Anti-aging Properties of Alpine Rose

Alpine rose (Rhododendron ferrugineum) also known as Alpen rose, belongs to the genus Rhododendron. It is one of the most beautiful flowers of the Alps, and grows at high mountainous altitude.

The ornamental plant thrives in a harsh environment with acidic and poor nutrient soils. Due to the harsh environmental conditions, Alpine rose developed strategies to protect itself against dehydration, UV radiation and attack of radicals and from pathogens.

 

Phytochemical Content With Anti-aging Properties of Alpine Rose

Among the phytochemicals present in Alpine rose extract, flavonoids are the predominant phenolic compounds. Among these flavonoids present in Alpine rose, hyperoside, naringenin, ferrerol and taxifolin are the most probable constituents that are involved in the senolytic and skin-rejuvenation effects.

 

How does Alpine maintain a youthful skin?

The anti-aging properties of Alpine rose are seen in the ability of its phenolic compounds to eliminate senescent cells from the skin.

Senescent cells greatly contribute to skin aging by inducing inflammatory responses and degradation of extracellular matrix.

When the normal human dermal fibroblasts were treated with Alpine rose extract, the number of senescent cells was reduced. Also, the normal proliferating cells were not affected.

 

Molecular Mechanism of Anti-aging Properties of Alpine rose

The phenolic components of Alpine rose maintain a youthful body by eliminating senescent cells. This is carried out by inducing apoptosis through the inhibition of Bcl-2, which is responsible for apoptosis resistance in senescent cells and in cancer cells, as well.

Other Health Benefits of Alpine Rose

Alpine rose has been used, traditionally in treating rheumatism and blood pressure. It also has antiviral activity against Herpes simplex virus I.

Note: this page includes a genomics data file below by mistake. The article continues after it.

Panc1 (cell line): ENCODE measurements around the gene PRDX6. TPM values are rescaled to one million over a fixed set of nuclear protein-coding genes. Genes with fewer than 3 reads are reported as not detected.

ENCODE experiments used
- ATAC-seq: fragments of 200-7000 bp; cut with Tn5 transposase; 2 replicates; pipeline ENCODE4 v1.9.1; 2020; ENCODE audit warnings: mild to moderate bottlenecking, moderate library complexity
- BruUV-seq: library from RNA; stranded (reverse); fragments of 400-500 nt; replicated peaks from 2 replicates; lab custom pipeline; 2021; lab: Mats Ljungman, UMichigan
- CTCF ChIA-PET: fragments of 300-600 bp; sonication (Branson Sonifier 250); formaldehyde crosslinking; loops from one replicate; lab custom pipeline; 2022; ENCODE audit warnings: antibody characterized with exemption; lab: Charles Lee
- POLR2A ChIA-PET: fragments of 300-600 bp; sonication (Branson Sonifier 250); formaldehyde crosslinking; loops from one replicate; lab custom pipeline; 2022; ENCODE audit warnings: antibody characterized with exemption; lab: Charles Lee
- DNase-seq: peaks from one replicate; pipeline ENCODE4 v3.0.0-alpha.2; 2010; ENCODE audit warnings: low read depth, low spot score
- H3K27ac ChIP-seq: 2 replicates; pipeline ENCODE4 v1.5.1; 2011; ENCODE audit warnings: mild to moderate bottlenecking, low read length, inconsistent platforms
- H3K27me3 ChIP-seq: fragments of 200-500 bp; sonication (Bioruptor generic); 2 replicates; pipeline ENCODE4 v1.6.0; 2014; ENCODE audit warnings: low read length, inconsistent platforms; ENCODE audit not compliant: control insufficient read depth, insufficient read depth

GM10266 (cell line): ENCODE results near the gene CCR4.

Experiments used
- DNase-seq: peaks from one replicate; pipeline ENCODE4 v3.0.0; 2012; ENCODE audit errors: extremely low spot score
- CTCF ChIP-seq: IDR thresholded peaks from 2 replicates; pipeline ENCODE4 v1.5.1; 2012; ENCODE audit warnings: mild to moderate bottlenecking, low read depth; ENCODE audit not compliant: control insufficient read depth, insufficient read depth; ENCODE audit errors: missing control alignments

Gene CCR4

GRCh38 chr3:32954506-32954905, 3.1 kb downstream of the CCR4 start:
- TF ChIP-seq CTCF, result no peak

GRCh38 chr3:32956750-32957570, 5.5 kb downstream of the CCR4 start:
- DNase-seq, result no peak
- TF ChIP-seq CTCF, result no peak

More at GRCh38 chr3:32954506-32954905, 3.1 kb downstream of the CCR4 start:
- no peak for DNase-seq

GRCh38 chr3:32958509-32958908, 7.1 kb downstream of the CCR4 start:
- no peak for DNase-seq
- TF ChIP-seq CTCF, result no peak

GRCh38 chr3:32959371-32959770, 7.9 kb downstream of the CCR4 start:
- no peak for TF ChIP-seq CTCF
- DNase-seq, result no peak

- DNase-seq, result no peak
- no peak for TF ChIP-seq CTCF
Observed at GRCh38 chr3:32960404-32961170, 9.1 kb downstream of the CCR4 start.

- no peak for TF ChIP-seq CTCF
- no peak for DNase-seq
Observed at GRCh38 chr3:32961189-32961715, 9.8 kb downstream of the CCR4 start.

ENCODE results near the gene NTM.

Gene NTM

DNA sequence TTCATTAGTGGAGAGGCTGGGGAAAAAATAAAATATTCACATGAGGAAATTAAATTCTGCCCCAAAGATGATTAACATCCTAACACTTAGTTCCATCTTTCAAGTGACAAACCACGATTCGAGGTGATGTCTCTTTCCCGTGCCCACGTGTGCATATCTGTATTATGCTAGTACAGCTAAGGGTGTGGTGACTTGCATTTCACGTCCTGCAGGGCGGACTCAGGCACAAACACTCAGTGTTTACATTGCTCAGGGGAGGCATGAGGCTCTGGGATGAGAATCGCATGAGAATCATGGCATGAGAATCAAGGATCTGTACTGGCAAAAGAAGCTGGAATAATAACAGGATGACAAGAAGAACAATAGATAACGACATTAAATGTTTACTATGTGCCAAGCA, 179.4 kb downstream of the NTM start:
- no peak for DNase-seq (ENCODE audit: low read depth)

Another health benefit of Alpine rose is its inhibitory activity against Porphyromonas gingivalis adhesion to epithelial buccal KB cells, which suggests its antimicrobial potential in preventing periodontal diseases.

 

                              References

 

Gescher, K.; Kühn, J.; Hafezi, W.; Louis, A.; Derksen, A.; Deters, A.; Lorentzen, E.; Hensel, A. Inhibition of viral adsorption and penetration by an aqueous extract from Rhododendron ferrugineum L. as antiviral principle against herpes simplex virus type-1. Fitoterapia 2011, 82, 408–413

Löhr, G.; Beikler, T.; Hensel, A. Inhibition of in vitro adhesion and virulence of Porphyromonas gingivalis by aqueous extract and polysaccharides from Rhododendron ferrugineum L. A new way for prophylaxis of periodontitis? Fitoterapia 2015, 107, 105–113.

Wandrey, F.; Schmid, D.; Zülli, F. Senolytics: Eliminating «zombie cells» in the skin—A novel anti-aging mechanism to combat senescent cells. Ski. Care HPC Today 2020, 15, 18–20.

Chosson, E.; Chaboud, A.; Chulia, A.J.; Raynaud, J. Dihydroflavonol glycosides from Rhododendron ferrugineum. Phytochemistry 1998, 49, 1431–1433.

Abedini, A.; Colin, M.; Hubert, J.; Charpentier, E.; Angelis, A.; Bounasri, H.; Bertaux, B.; Kotland, A.; Reffuveille, F.; Nuzillard, J.M.; et al. Abundant Extractable Metabolites from Temperate Tree Barks: The Specific Antimicrobial Activity of Prunus Avium Extracts. Antibiotics 2020, 9, 111.